Although Apple denied it was streaming, most believed it was a matter of semantics. The earlier behavior allowed either downloading a song to your iDevice, and then playing, or playing it as it downloaded to a cache. The new behavior requires the song to be downloaded to an iDevice, period.
Streaming or no streaming, unlike other Internet-based music services, such as Amazon.com's Cloud Drive, iTunes Match does not require an end user to upload their music to the cloud. Instead, it scans a user's library of songs, and matches them against songs on Apple's servers. Anything not in Apple's library of some 18 million songs will be uploaded.
Songs that match, however, will be "played" via Apple's copies, even if they are of higher quality than the users'.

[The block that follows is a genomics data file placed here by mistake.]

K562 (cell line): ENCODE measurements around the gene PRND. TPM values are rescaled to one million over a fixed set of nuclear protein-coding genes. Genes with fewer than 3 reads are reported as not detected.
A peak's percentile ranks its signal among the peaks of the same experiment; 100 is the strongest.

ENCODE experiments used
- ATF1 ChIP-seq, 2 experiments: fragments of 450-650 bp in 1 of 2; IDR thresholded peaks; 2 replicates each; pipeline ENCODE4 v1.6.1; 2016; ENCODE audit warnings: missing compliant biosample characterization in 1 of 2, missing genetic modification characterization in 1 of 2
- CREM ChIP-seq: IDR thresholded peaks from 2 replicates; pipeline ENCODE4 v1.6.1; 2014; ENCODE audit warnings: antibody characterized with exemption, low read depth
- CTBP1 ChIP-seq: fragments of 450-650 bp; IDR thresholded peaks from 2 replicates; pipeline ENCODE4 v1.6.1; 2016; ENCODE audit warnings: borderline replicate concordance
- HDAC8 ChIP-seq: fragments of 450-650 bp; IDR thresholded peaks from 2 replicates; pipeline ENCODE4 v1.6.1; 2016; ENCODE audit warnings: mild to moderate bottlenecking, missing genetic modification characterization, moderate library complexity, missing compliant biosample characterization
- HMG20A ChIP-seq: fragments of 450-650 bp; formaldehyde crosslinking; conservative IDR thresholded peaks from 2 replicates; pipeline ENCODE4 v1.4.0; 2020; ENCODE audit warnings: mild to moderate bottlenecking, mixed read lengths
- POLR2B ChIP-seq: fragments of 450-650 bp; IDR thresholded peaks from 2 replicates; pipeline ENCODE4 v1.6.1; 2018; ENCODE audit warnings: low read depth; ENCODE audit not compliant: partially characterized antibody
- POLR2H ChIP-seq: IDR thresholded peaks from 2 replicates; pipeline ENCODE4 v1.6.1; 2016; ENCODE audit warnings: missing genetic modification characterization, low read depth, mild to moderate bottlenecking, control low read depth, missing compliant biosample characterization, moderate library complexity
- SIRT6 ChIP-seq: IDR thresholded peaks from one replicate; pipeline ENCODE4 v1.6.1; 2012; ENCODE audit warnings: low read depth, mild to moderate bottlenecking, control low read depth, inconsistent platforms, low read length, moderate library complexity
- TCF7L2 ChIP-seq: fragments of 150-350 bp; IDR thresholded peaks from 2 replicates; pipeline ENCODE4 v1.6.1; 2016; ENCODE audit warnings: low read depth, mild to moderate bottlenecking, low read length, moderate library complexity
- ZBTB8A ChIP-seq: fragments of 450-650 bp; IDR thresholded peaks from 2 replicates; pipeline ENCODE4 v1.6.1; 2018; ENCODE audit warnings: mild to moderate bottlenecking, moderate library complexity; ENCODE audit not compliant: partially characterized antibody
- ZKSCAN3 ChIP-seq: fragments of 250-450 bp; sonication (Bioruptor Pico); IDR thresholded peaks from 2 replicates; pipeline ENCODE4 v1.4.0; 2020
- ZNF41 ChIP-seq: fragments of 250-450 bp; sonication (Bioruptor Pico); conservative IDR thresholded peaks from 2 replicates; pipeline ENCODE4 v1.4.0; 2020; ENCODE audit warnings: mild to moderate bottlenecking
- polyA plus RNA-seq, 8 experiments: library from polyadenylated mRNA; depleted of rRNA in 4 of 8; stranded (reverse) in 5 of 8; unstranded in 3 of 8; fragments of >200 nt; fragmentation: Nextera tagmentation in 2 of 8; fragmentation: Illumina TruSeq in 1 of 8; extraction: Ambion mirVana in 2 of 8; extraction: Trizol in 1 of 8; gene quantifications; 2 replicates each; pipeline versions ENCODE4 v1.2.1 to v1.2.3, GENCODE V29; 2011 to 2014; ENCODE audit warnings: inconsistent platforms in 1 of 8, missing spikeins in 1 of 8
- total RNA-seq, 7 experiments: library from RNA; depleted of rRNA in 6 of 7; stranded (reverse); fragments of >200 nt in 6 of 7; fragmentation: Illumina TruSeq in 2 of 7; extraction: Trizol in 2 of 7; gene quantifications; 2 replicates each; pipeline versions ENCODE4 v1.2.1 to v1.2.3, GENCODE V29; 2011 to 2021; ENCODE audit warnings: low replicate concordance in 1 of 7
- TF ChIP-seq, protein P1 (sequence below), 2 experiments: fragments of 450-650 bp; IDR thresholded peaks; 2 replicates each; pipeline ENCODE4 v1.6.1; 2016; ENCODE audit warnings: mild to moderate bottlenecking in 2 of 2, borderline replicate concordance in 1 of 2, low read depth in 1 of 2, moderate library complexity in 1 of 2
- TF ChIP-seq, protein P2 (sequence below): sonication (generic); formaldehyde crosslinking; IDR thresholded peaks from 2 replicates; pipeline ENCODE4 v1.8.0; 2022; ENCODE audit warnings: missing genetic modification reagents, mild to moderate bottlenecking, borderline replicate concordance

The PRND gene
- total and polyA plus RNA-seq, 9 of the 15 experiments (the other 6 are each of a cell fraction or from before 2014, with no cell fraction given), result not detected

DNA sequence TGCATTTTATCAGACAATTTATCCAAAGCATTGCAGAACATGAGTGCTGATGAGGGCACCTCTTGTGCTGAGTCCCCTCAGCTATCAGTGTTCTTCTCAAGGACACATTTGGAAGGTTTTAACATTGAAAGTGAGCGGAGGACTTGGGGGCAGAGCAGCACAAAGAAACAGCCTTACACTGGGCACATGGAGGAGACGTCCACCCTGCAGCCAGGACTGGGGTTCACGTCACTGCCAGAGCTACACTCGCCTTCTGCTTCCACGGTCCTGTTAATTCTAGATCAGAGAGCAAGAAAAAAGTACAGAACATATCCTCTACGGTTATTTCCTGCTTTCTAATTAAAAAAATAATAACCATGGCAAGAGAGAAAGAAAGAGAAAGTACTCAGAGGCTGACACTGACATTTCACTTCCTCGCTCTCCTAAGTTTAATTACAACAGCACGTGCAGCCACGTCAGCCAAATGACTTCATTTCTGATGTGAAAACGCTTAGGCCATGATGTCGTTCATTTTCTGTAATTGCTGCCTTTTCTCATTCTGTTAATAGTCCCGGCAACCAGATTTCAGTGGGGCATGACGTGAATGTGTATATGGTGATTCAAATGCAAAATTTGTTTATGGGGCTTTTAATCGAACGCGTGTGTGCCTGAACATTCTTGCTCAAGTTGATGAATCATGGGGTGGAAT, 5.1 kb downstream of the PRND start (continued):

which require users to upload their personal collection, iTunes Match will scan a user's library of songs, including those ripped from their own CDs, and match the files up with the library of 18 million songs available through the iTunes Music Store.
iTunes Match is scheduled to launch this fall along with iOS 5; currently only developers have access to the service, which will cost $24.99 annually.
You can watch videos of the prior and current behaviors below.